Kepler's Laws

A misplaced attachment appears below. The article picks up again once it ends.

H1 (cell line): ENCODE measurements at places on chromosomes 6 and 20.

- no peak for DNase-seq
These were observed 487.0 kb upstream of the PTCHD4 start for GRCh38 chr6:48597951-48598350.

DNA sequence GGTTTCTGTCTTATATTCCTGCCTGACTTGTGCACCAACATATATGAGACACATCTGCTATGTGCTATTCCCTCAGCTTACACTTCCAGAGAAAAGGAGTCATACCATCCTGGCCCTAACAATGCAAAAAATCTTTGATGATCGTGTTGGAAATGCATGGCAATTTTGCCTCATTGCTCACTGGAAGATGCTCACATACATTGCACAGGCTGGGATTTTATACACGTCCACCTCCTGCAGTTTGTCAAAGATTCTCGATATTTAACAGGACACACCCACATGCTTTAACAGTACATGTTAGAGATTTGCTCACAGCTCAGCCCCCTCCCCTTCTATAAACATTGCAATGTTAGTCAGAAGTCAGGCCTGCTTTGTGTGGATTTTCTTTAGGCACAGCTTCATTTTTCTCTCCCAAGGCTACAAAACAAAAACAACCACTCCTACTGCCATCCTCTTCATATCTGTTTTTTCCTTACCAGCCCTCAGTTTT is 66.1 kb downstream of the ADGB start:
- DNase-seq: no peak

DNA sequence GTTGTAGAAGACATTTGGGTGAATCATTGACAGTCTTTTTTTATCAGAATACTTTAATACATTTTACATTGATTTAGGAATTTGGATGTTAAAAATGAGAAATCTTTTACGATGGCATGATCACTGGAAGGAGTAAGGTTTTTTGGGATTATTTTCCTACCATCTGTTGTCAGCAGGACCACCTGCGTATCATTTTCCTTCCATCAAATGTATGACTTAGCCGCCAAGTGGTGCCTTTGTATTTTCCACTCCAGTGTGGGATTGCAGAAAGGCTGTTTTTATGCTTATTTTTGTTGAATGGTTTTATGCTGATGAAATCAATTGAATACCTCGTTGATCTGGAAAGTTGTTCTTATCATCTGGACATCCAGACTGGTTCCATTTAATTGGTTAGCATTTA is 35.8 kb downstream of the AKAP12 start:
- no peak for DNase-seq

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Kepler's Laws In today's world, we have very advanced technology. There have been many new technological and medical advancements as we entered the new century. The Internet allows us to shop, talk, and find valuable information on very scarce topics, and even check stocks with a simple click of a button. Medical advancements had recently been discovered on "The Human Genome Projects," the first gene was mapped and within a short period of time we will have mapped out all the genes in a human chromosome. This is absolutely amazing because we will now be able to reveal the many causes of serious deadly diseases. Throughout the years, we have gained the technology to send astronauts into space to gather new information about our universe. However, without all of this technology that we have today, a man was able to discover a great deal of information about our universe. This man's name was Johannes Kepler. Johannes Kepler was born on December 27, 1571 in the village of Leonberg outside the small town of Weil der Stadt, in Swabia. His father was a mercenary soldier and his mother the daughter of an innkeeper. Johannes was their first child out of seven children. His father left home for the last time when Johannes was five, and is believed to have died in the war of the Netherlands. As a child, Johannes lived with his mother in his grandfather's inn. When Kepler was a child he went to a local school and then at a nearby seminary. Later on in his education, he enrolled at the University of Tubingen, which is now a bastion of Lutheran orthodoxy. During his lifetime he formulated three laws of planetary motion. However, he did not set out at first to formulate these three laws, instead he was originally working on und... ... middle of paper ... ... the planets. Much of the work done in modern astronomy is still based on Kepler's three laws of planetary motion. He was very advanced for his time, and if he had not made such great discoveries the human race would have been far behind in the exploration of outer space. Bibliography: Works Cited 1) Johannes Kepler: The Laws of Planetary Motion 2) Johannes Kepler 3) Johannes Kepler 4) Fleisher, Paul. Secrets of the Universe. McMillan : New York, 1987. 5) Silverberg, Robert. Four Men Who Changed the Universe. GP Putnam's Sons : New York, 1968. 6) Baker, Robert and Fredrick, Laurence. Astronomy Ninth Edition. Litton Educational Publishing: New York, 1971.

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